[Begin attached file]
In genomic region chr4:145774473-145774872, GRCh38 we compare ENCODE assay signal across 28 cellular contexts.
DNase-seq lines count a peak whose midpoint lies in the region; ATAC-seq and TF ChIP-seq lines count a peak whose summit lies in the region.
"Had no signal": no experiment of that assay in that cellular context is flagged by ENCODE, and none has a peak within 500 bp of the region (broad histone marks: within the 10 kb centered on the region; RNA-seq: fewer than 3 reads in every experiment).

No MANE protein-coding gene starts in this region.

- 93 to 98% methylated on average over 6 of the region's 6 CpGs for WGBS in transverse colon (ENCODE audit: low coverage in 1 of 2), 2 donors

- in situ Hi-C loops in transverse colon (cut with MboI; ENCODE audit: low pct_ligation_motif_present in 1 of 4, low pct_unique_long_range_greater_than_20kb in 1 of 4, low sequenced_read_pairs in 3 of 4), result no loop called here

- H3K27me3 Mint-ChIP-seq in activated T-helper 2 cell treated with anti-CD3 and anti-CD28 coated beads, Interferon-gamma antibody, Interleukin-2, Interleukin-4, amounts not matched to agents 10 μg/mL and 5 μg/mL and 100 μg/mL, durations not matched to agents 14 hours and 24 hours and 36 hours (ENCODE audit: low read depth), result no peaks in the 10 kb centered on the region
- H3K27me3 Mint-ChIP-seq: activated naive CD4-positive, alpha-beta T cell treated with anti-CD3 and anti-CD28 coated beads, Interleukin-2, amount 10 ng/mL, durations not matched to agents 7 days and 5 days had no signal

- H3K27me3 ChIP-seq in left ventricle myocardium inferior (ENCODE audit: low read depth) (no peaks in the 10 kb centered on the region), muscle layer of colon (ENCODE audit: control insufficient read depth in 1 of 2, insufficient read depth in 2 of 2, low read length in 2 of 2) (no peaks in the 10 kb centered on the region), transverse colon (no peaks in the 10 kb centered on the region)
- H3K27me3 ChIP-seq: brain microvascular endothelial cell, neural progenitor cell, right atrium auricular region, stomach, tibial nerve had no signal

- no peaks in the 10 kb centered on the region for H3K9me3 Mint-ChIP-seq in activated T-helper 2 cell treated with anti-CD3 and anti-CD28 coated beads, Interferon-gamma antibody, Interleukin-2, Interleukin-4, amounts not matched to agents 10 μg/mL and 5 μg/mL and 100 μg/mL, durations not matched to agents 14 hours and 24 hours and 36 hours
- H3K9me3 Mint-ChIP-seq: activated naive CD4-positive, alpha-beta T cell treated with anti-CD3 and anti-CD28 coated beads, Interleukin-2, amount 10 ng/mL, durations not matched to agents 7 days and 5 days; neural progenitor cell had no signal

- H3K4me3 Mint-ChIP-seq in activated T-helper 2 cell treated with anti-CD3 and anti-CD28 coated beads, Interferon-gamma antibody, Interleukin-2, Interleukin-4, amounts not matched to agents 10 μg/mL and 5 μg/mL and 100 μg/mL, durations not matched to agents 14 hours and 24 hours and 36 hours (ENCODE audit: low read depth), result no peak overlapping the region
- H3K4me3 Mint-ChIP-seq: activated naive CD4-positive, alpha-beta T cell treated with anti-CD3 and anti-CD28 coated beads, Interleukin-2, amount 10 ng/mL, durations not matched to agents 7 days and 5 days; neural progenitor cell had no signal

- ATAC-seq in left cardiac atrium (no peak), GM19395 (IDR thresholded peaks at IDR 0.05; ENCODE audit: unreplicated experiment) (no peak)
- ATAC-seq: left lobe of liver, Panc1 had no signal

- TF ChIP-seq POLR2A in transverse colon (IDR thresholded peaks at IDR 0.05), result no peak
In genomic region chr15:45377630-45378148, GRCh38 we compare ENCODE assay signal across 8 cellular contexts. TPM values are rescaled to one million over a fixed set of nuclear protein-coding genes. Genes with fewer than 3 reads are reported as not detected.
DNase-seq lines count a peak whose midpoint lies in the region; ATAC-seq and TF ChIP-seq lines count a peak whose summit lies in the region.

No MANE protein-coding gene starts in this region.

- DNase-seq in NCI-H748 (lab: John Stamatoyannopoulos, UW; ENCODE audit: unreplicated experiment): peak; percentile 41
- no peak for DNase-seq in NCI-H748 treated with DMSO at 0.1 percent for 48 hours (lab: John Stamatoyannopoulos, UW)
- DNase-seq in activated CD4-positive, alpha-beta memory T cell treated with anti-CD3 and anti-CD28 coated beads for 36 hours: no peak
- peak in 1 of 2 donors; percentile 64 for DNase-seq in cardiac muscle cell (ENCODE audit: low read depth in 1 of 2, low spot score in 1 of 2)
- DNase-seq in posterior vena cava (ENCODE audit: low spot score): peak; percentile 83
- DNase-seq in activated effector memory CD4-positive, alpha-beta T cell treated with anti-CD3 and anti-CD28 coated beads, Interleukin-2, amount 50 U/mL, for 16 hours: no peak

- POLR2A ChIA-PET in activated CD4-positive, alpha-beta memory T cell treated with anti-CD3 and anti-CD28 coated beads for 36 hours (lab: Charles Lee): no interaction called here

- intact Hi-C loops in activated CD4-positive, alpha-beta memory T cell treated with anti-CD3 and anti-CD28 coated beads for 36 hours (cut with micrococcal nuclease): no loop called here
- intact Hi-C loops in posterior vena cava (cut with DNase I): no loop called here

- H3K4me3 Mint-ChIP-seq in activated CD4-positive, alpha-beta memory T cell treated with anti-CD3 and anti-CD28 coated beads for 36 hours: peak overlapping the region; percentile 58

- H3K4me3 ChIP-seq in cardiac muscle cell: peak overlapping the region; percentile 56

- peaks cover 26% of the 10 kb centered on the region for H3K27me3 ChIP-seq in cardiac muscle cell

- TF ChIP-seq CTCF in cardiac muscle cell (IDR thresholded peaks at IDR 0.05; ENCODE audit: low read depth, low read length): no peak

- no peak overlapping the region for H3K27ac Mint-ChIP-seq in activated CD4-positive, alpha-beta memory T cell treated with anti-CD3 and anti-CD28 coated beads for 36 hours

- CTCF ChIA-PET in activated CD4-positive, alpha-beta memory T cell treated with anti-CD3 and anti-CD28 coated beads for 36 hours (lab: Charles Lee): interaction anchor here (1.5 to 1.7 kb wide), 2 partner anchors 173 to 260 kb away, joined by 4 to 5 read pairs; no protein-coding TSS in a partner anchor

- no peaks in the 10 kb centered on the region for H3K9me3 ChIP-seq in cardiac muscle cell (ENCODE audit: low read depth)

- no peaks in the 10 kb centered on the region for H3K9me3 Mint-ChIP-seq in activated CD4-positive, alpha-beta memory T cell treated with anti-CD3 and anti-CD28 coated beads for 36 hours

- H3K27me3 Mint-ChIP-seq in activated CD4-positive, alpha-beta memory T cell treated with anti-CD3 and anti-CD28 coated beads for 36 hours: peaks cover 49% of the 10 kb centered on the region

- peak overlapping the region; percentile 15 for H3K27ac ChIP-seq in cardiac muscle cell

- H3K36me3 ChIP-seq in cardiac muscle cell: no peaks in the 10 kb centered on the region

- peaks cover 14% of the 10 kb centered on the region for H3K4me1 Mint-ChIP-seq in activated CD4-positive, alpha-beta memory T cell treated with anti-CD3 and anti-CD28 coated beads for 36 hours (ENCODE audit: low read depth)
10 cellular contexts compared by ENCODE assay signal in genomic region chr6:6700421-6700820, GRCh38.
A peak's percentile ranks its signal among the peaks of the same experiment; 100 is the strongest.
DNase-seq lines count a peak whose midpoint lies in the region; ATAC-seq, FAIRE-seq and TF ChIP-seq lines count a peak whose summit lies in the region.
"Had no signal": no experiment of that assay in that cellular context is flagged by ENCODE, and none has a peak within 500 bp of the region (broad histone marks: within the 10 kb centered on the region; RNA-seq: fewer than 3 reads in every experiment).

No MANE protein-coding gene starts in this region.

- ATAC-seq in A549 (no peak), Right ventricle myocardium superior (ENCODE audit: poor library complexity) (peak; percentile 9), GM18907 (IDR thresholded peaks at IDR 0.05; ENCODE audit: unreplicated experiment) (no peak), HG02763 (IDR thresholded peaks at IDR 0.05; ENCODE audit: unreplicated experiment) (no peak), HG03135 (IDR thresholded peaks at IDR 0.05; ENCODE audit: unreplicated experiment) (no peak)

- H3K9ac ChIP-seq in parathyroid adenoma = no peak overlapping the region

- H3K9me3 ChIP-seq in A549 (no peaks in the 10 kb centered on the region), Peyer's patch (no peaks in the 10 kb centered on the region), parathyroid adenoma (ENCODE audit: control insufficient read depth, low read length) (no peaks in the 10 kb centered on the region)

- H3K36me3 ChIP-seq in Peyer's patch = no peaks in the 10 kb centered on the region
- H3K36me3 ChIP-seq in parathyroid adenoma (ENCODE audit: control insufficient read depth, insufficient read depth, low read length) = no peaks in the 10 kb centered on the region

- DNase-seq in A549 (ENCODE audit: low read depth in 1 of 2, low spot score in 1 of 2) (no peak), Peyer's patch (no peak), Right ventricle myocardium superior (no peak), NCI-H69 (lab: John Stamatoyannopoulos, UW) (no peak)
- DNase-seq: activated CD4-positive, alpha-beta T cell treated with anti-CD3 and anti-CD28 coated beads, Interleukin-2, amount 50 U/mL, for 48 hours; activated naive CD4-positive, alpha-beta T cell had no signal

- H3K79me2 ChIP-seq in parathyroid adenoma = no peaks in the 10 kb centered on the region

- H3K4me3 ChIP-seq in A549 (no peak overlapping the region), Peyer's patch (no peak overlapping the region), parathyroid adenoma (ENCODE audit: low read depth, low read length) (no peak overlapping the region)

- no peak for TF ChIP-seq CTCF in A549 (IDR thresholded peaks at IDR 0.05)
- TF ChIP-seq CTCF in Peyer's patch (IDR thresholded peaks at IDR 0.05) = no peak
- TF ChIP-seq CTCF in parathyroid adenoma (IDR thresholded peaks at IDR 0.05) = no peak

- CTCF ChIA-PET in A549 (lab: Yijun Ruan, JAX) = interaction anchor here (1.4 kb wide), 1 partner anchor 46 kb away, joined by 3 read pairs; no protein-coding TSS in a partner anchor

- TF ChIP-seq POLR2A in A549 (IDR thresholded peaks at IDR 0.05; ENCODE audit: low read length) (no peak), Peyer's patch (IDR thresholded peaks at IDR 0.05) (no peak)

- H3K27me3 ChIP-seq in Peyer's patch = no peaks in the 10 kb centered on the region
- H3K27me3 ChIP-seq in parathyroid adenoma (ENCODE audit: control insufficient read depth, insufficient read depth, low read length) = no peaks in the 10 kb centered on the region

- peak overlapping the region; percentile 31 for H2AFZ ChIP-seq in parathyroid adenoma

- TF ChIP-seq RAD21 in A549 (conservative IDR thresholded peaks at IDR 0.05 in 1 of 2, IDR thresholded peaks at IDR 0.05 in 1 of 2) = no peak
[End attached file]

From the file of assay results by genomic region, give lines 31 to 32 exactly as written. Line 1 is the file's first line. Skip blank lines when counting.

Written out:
- H3K4me3 ChIP-seq in cardiac muscle cell: peak overlapping the region; percentile 56

- peaks cover 26% of the 10 kb centered on the region for H3K27me3 ChIP-seq in cardiac muscle cell